Question - bergamot aka red monarda plants

Discussion in 'Gardening & Plant Propagation' started by LWMSAVON, Mar 22, 2004.

  1. LWMSAVON

    LWMSAVON Well-Known Member

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    I planted my two bergamot plants on Friday.

    Last night it frosted. I knew it was going too by late yesterday and was prepared. I cut the bottom half off of a milk jug and secured it down in the ground around the plants.


    I discovered this morning, that our neighbors' STUPID DOGS, one of the 4 dogs anyways, had pulled off my milk jug as well as dug out my marker I had for it.

    There's frost on the leaves now. Do you think it will survive or is it a lost cause? If it's dead, I'm DEFINATELY talking to the neighbors and they can replace them and will be warned about the dogs.
     
  2. diane

    diane Well-Known Member

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    Monarda is a very hardy perennial and can be almost invasive in my Michigan garden, but I love it. I don't think you have a problem and it should be just fine. Mine has been sending up shoots since the first thaw in February and they have not been damaged by heavy freezes.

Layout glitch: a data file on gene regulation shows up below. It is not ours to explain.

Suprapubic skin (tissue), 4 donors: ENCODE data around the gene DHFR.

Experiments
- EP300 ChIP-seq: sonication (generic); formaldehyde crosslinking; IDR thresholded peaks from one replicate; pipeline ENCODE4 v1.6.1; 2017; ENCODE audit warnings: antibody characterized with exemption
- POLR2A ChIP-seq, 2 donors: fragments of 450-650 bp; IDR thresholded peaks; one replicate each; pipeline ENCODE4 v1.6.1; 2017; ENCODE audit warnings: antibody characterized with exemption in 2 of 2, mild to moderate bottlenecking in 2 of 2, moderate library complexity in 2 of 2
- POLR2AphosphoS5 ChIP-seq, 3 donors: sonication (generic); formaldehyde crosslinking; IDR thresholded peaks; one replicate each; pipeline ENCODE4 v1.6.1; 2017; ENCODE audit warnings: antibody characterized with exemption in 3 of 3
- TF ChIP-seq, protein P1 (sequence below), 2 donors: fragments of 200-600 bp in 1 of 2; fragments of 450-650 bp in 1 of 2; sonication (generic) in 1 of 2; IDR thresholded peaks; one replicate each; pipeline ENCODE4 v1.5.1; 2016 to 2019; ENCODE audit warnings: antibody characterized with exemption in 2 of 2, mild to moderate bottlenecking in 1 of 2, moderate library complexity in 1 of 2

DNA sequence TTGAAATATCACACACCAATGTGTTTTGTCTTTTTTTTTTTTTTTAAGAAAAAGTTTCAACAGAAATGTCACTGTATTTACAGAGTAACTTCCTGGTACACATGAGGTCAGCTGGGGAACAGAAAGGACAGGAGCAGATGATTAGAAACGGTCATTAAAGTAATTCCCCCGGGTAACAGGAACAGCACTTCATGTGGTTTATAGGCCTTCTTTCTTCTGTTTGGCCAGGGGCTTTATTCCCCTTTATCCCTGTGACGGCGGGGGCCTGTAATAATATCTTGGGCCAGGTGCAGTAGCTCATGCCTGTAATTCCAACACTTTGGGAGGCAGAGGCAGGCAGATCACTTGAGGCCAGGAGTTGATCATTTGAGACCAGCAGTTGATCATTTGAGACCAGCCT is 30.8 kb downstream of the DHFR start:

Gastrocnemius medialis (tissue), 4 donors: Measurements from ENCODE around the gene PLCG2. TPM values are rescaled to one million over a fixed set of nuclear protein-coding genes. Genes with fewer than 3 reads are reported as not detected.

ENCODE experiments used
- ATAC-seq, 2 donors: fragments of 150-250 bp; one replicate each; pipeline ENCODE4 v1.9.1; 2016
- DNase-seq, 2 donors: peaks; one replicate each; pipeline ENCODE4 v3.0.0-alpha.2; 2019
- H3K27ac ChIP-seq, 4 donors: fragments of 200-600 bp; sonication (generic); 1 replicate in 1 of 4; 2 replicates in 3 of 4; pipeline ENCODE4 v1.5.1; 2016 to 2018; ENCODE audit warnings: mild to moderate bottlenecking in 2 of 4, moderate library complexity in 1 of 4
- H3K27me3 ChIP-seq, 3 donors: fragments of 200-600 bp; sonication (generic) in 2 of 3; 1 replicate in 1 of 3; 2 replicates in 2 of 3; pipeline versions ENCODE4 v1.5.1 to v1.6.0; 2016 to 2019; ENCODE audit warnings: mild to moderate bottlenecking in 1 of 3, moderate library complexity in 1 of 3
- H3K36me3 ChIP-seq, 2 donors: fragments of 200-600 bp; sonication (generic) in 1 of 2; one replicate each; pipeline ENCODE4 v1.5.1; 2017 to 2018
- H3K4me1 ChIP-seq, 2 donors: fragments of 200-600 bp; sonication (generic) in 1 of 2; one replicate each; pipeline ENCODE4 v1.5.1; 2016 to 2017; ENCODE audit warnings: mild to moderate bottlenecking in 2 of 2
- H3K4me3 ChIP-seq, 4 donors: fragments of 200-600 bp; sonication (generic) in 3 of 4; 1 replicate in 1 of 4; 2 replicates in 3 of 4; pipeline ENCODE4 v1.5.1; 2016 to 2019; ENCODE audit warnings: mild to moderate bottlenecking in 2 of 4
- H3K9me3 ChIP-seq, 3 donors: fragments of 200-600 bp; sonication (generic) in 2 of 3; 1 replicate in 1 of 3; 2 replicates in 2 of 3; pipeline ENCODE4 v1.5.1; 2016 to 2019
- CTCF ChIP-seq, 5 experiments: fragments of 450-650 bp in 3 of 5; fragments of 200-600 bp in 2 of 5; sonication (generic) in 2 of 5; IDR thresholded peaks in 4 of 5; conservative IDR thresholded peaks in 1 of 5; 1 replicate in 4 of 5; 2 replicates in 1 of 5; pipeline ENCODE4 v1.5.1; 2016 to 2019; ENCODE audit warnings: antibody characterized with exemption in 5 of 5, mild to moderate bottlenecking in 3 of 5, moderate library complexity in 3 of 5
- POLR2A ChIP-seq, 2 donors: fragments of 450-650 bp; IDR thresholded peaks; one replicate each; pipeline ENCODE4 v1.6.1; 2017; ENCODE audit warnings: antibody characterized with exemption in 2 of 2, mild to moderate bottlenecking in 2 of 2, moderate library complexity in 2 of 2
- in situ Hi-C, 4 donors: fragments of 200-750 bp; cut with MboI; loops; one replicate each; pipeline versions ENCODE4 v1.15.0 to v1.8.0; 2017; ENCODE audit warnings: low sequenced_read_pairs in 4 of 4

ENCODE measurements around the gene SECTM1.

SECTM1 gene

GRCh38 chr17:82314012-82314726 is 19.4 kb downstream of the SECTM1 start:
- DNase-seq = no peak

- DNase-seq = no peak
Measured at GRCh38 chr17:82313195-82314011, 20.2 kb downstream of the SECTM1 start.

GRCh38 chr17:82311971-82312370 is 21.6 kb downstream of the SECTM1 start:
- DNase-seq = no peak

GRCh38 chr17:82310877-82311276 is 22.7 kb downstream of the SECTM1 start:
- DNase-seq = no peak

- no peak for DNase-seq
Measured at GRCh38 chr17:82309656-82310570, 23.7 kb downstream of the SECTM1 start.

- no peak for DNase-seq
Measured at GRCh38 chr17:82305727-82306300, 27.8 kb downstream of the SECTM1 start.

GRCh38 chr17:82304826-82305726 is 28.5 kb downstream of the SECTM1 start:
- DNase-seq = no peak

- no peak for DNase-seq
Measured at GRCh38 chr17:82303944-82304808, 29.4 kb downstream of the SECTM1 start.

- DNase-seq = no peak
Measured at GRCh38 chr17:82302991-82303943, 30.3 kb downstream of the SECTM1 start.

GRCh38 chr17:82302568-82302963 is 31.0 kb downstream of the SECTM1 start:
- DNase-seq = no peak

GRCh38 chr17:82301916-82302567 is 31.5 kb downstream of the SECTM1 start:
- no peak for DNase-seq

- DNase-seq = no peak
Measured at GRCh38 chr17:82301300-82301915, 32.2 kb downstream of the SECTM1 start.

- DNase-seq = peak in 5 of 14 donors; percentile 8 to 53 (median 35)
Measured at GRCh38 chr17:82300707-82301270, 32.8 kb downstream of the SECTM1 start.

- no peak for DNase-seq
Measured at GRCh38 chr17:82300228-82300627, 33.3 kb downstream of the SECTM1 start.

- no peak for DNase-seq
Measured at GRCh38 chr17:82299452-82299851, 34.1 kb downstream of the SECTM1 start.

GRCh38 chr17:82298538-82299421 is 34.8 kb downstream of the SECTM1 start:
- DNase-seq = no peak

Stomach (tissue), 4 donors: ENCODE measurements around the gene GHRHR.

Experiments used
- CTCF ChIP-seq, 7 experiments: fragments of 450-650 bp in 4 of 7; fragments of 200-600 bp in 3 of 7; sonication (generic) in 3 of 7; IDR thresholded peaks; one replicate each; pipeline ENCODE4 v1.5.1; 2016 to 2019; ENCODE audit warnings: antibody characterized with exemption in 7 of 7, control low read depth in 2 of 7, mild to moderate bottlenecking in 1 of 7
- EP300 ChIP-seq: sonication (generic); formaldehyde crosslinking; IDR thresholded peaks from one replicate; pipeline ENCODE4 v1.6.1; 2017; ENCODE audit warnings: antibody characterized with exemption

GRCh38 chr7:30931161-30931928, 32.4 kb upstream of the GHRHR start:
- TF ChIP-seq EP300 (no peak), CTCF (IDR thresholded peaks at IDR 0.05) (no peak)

3. Nan

    Nan Well-Known Member

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    Howdy...if those are the monarda that I just sent you ...they should be fine if you just keep em watered really well! and....FIRE AWAY! heeheeheehee! I just hate it when I have to talk to the neighbors about their animals! UGH! We lost 7 calves to a neighbor's dog a couple of years back....it was AWFUL! So.....just thwack his backside and you should be just fine...not to mention entertaining for those slow days! heeheeheehee! If those don't make it let me know...we will try again! :)
     
  4. LWMSAVON

    LWMSAVON Well-Known Member